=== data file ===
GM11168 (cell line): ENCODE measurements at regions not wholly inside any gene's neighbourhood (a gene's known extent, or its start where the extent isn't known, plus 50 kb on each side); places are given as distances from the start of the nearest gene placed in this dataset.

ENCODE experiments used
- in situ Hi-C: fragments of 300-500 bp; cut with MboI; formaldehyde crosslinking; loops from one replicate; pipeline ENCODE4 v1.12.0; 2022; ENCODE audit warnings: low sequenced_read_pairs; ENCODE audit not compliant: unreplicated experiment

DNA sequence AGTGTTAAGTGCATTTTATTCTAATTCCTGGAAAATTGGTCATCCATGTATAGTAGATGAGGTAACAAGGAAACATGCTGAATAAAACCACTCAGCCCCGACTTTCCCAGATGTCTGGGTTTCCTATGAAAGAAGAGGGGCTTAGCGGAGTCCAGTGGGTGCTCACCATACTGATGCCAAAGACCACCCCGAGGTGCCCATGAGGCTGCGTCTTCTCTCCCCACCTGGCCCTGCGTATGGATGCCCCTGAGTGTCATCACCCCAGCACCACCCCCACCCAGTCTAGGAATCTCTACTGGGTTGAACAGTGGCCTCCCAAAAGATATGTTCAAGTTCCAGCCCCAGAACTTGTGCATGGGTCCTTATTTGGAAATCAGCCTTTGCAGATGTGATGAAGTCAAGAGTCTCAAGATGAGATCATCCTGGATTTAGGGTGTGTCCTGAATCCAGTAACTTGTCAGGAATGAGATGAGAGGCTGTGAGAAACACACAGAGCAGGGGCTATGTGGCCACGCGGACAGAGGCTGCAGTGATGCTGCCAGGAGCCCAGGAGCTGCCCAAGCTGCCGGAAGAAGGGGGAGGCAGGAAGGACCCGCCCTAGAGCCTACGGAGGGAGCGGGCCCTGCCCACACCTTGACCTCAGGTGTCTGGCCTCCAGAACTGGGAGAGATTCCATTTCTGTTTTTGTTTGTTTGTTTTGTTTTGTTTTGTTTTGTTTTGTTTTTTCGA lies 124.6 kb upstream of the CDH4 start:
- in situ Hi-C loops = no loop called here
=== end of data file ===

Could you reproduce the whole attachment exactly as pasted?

GM11168 (cell line): ENCODE measurements at regions not wholly inside any gene's neighbourhood (a gene's known extent, or its start where the extent isn't known, plus 50 kb on each side); places are given as distances from the start of the nearest gene placed in this dataset.

ENCODE experiments used
- in situ Hi-C: fragments of 300-500 bp; cut with MboI; formaldehyde crosslinking; loops from one replicate; pipeline ENCODE4 v1.12.0; 2022; ENCODE audit warnings: low sequenced_read_pairs; ENCODE audit not compliant: unreplicated experiment

DNA sequence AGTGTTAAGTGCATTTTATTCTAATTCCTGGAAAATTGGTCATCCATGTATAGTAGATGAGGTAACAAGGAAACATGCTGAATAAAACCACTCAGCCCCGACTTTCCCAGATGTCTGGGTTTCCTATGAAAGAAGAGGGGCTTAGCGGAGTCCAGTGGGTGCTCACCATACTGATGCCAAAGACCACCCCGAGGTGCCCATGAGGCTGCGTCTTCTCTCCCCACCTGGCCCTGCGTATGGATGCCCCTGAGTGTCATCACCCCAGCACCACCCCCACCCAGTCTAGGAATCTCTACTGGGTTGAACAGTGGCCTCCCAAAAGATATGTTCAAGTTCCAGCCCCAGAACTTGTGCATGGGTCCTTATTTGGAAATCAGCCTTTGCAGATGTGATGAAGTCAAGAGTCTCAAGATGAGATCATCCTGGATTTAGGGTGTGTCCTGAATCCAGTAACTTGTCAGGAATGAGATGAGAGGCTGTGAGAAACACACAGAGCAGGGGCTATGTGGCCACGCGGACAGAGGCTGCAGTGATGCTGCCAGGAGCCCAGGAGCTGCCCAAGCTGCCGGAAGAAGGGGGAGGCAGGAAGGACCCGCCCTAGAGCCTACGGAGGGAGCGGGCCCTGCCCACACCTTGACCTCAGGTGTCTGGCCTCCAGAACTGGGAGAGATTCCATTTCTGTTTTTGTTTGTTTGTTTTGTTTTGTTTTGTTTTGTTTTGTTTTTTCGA lies 124.6 kb upstream of the CDH4 start:
- in situ Hi-C loops = no loop called here